Health budget at border counties strained as foreigners stream in

Patients from neighbouring countries are straining health budgets in counties at Kenya’s borders and now their executives want more money from the national government to take care of the foreigners.

To its 850,000 residents, Busia County has an extra 300,000 Ugandans that seek medical care from the referral hospital who are treated at the same subsidised rates as Kenyans.
County executive for Health Maurice Simiyu told Nation: “It is unethical to turn them away, but at the same time they are not budgeted for and that strains the resources that are already scarce.”

The health docket got Sh1.7 billion this financial year, a Sh300 million increase from the last financial year.

Dr Siminyu added that the foreigners are an extra load to the health workers already overwhelmed by people from Siaya near Sega and Bumala as well as Kakamega.


In Turkana, Lodwar Referral Hospital attends to Ethiopians, Ugandans and the South Sudanese who visit the facility mainly for specialised care such as X-rays, dental and surgical care.

A similar pattern is observed in Migori — which hosts the controversial Migingo Islands with Ugandans, Tanzanians, Kenyans and a few Congolese — where patients from Mara District in Tanzania cross over to the county for medical care.

This discussion usually dominates intergovernmental forums for health where county health executives raise concerns several issues on financing including: monies collected from hospitals that should be returned for medical services but is consumed by finance departments for non-health issues; the lists they provide for reagents are crudely cut down even though all are needed for emergencies, among other issues.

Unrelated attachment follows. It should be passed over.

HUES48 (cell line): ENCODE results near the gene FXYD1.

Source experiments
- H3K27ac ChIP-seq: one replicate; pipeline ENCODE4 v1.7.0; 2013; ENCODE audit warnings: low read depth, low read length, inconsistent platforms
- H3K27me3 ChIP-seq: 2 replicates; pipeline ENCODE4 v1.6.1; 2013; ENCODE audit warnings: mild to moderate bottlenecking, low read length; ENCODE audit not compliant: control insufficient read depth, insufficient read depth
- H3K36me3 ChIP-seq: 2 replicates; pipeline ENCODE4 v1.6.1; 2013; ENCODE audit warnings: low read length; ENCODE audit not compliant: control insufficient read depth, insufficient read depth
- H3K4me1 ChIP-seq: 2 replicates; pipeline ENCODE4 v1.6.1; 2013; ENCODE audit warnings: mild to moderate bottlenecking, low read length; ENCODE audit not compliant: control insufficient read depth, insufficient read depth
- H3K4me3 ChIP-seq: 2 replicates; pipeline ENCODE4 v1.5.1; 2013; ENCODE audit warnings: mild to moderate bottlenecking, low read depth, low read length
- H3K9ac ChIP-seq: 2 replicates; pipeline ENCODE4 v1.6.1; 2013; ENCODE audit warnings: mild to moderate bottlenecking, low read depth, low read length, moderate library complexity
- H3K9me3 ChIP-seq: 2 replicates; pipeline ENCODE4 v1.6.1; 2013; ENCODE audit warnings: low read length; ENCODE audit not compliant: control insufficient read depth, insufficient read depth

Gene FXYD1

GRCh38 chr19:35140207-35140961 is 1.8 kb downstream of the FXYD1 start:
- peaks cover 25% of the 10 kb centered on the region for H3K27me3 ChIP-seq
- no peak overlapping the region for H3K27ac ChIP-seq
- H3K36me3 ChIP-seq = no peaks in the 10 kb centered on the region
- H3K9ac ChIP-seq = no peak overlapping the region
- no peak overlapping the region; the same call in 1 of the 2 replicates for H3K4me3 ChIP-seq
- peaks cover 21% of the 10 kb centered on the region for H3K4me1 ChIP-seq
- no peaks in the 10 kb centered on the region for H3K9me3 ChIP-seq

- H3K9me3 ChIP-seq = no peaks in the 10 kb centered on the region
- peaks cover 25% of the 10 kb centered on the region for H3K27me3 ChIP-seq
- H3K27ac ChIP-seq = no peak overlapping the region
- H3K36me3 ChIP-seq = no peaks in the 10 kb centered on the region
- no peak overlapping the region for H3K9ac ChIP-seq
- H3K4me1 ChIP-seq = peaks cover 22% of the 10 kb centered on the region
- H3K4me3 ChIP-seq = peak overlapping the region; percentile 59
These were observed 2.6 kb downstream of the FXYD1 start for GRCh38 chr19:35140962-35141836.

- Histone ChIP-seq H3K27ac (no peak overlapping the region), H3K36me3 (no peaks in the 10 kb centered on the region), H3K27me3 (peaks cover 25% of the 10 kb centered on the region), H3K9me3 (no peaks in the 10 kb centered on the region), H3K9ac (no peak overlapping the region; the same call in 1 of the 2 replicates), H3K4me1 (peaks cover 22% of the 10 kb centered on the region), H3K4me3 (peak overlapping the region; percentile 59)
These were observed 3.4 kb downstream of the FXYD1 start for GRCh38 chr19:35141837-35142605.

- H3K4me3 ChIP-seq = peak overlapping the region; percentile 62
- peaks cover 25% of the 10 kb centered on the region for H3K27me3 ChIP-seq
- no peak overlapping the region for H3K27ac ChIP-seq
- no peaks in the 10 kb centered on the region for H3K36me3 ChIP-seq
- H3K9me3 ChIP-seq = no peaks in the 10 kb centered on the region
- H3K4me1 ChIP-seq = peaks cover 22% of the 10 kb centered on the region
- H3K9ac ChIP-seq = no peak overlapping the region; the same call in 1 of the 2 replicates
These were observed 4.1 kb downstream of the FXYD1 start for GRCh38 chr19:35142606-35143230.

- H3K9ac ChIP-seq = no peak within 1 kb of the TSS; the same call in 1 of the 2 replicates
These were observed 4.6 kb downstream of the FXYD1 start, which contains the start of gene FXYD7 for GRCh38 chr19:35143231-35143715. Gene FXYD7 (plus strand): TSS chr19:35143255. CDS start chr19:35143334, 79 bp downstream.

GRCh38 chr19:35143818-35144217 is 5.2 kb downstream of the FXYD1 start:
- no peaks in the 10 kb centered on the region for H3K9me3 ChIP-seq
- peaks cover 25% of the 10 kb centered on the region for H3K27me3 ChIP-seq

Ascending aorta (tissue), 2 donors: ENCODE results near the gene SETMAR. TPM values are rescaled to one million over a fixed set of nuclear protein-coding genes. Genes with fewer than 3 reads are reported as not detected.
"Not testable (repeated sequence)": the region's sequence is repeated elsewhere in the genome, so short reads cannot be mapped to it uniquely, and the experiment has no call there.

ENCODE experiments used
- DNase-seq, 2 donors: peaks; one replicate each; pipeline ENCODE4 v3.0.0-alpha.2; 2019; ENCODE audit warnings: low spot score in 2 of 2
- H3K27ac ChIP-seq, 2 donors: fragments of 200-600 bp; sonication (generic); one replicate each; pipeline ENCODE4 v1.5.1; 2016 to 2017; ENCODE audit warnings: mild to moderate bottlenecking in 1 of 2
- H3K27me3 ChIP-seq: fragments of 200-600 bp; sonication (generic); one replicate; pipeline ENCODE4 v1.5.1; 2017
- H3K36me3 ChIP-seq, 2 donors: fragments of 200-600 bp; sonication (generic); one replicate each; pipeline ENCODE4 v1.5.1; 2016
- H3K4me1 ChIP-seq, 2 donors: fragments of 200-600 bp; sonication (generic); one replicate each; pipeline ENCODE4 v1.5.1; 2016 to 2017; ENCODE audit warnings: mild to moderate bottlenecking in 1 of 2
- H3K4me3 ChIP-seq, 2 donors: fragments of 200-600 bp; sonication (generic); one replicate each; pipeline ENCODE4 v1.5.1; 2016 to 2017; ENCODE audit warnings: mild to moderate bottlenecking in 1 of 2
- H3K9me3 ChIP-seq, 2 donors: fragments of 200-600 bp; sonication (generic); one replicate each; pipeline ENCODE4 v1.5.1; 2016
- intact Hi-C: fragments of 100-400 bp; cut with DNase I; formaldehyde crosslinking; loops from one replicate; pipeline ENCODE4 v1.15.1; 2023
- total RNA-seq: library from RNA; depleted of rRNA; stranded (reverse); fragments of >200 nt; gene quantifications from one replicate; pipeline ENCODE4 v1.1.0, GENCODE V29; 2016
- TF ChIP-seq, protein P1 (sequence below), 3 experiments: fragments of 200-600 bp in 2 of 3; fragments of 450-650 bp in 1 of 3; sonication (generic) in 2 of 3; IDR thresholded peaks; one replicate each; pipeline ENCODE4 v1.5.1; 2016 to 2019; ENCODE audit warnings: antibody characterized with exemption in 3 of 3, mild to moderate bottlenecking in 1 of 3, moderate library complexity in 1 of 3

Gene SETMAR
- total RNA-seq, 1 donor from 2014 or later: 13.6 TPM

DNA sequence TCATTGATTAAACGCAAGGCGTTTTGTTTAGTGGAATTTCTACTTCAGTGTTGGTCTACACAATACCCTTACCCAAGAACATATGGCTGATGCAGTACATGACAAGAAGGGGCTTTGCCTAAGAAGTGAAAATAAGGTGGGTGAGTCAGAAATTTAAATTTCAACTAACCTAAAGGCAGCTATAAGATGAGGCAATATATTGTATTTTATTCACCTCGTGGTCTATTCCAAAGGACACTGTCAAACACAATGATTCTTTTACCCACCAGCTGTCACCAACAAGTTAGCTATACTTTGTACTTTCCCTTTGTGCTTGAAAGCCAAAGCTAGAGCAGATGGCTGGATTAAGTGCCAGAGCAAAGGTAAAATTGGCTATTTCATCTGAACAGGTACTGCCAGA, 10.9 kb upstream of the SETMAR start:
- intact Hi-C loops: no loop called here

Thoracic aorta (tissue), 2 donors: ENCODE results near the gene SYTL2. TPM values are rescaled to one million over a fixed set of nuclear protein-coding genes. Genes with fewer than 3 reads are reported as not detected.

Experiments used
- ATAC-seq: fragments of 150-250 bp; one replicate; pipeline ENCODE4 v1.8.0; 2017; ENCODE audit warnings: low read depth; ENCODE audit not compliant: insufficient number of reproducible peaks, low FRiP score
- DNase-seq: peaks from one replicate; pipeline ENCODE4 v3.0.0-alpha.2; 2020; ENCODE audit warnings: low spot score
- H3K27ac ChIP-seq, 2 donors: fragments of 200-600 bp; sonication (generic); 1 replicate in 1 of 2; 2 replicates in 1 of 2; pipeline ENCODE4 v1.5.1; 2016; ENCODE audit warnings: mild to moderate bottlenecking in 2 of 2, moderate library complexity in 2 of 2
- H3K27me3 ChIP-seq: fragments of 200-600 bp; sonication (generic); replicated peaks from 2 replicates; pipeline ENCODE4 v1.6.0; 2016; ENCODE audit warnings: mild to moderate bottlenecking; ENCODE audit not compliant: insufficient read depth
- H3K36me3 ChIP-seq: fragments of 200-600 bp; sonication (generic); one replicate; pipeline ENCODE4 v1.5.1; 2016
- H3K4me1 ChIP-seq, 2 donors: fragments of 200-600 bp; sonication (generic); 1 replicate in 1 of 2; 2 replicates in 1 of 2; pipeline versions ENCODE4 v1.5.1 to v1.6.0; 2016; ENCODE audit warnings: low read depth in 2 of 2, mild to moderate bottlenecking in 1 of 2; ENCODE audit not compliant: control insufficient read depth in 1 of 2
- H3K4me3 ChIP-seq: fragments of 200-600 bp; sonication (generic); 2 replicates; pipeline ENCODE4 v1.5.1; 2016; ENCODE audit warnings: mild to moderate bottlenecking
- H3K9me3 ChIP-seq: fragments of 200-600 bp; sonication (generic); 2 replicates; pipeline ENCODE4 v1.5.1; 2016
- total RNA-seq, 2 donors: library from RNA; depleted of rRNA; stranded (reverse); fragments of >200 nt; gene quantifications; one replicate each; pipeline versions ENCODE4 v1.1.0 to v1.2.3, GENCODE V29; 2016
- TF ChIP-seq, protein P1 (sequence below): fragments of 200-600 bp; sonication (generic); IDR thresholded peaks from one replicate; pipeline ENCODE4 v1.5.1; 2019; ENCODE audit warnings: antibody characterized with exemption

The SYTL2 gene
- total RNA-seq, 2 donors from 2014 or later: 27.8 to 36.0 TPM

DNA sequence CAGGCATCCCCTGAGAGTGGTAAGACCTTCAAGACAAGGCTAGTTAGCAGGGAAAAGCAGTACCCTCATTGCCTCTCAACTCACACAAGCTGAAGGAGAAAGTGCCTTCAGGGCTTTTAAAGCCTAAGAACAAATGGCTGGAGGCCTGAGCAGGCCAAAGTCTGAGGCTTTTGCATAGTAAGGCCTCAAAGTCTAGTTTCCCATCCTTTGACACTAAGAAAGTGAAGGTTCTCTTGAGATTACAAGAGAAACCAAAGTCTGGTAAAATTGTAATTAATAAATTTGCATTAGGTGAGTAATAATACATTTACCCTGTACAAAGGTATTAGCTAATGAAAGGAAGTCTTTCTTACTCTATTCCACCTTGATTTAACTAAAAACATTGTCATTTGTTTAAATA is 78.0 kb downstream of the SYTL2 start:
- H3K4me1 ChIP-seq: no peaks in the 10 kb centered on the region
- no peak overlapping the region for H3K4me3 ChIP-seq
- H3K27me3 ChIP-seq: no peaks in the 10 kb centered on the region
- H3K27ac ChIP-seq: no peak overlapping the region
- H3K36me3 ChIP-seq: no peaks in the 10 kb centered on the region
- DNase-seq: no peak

Health dockets remain the largest consumers of county budgets since devolved units took over services that were initially shouldered by the national government and some— such as Turkana, Mandera, Garissa – had to build their health system from scratch.


An already complex service to offer, the borders add to these difficulties not only financially but also on disease surveillance from the neighbouring nations whose health situations are different.

Dr Gilchrist Lokoel, the director of Lodwar Hospital in Turkana, constantly worries about expectant women and severely sick children who may have already slipped into shock as they brave the crocodile infested waters of Lake Turkana to come to his facility.

“The other safer option would be a nine-hour drive under the scorching sun on bad road across a desert to get here,” he said.

In an area that suffered neglect for years, surrounded by war-ravaged nations, it is understandable why the South Sudanese from Toposa would come to Turkana: they want to benefit from the first CT scan that the county has as well as the medical specialists whose salaries are paid by Kenyans.


The CT scan, and other diagnostic equipment, once attracted an Ethiopian government official who moved to Turkana through Kibish, although the Ethiopians do not visit as much because of language barrier.

Apart from the finances and workforce, this crossover also presents an epidemiological public health concern.

A few years back, Turkana reported 18 cases of wild polio virus.

In disease surveillance, one confirmed case of Polio is dreaded and labelled an outbreak because of the ease with which the virus gets into water and people.

Turkana Health executive Jane Ajele said that an outbreak thrived because the war had not allowed the South Sudanese to carry out vaccination drives.


Money, the county executives argue, is needed not just for the medical commodities that the foreigners consume, but monitoring and controlling diseases: The Avian Flu at the Kenya-Uganda border in Busia; Turkana conducts medical camps slightly into South Sudan and Uganda to protect Kenyans.

Migori County Head of Disease Prevention and Control Samuel Oketch said they are certain that they take care of Tanzanians, with HIV, malaria and TB, and it is hard to tell locals from foreigners because Kenyans in Migori and Tanzanians speak Kuria and Luo.

“We may be doing all we can on our side, but we have no control on what happens in North Mara in Tanzania,” he said.

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